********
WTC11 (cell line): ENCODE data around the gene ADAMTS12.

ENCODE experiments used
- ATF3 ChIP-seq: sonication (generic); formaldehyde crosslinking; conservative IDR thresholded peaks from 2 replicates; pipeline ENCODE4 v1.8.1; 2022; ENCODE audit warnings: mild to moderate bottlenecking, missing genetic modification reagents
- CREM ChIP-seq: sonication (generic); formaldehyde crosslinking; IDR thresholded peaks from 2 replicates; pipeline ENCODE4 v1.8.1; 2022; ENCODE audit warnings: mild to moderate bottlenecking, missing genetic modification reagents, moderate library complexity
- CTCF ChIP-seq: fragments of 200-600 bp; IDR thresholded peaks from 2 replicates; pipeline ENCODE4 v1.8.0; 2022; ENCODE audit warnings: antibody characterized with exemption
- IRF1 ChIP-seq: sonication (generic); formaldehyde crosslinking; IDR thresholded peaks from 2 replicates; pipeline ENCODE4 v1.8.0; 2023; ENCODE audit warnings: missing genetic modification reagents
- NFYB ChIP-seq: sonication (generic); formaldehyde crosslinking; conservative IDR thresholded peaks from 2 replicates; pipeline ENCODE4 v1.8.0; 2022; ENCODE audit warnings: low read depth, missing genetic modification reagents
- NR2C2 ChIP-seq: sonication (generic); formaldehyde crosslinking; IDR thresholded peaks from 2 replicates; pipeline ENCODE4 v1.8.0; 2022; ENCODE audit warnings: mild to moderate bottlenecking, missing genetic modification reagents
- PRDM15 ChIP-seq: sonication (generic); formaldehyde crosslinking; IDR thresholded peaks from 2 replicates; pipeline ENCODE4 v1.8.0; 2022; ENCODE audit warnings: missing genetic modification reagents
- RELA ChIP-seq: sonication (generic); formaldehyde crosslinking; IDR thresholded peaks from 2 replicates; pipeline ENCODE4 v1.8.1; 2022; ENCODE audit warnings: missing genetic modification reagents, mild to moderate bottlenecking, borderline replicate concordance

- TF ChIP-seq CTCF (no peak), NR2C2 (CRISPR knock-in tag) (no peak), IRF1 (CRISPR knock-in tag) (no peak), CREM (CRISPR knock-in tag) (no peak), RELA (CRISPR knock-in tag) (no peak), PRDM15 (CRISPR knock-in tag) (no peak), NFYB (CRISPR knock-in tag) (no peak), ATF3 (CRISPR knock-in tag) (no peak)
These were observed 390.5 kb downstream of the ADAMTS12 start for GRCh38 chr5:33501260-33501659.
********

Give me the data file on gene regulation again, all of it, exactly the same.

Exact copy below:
WTC11 (cell line): ENCODE data around the gene ADAMTS12.

ENCODE experiments used
- ATF3 ChIP-seq: sonication (generic); formaldehyde crosslinking; conservative IDR thresholded peaks from 2 replicates; pipeline ENCODE4 v1.8.1; 2022; ENCODE audit warnings: mild to moderate bottlenecking, missing genetic modification reagents
- CREM ChIP-seq: sonication (generic); formaldehyde crosslinking; IDR thresholded peaks from 2 replicates; pipeline ENCODE4 v1.8.1; 2022; ENCODE audit warnings: mild to moderate bottlenecking, missing genetic modification reagents, moderate library complexity
- CTCF ChIP-seq: fragments of 200-600 bp; IDR thresholded peaks from 2 replicates; pipeline ENCODE4 v1.8.0; 2022; ENCODE audit warnings: antibody characterized with exemption
- IRF1 ChIP-seq: sonication (generic); formaldehyde crosslinking; IDR thresholded peaks from 2 replicates; pipeline ENCODE4 v1.8.0; 2023; ENCODE audit warnings: missing genetic modification reagents
- NFYB ChIP-seq: sonication (generic); formaldehyde crosslinking; conservative IDR thresholded peaks from 2 replicates; pipeline ENCODE4 v1.8.0; 2022; ENCODE audit warnings: low read depth, missing genetic modification reagents
- NR2C2 ChIP-seq: sonication (generic); formaldehyde crosslinking; IDR thresholded peaks from 2 replicates; pipeline ENCODE4 v1.8.0; 2022; ENCODE audit warnings: mild to moderate bottlenecking, missing genetic modification reagents
- PRDM15 ChIP-seq: sonication (generic); formaldehyde crosslinking; IDR thresholded peaks from 2 replicates; pipeline ENCODE4 v1.8.0; 2022; ENCODE audit warnings: missing genetic modification reagents
- RELA ChIP-seq: sonication (generic); formaldehyde crosslinking; IDR thresholded peaks from 2 replicates; pipeline ENCODE4 v1.8.1; 2022; ENCODE audit warnings: missing genetic modification reagents, mild to moderate bottlenecking, borderline replicate concordance

- TF ChIP-seq CTCF (no peak), NR2C2 (CRISPR knock-in tag) (no peak), IRF1 (CRISPR knock-in tag) (no peak), CREM (CRISPR knock-in tag) (no peak), RELA (CRISPR knock-in tag) (no peak), PRDM15 (CRISPR knock-in tag) (no peak), NFYB (CRISPR knock-in tag) (no peak), ATF3 (CRISPR knock-in tag) (no peak)
These were observed 390.5 kb downstream of the ADAMTS12 start for GRCh38 chr5:33501260-33501659.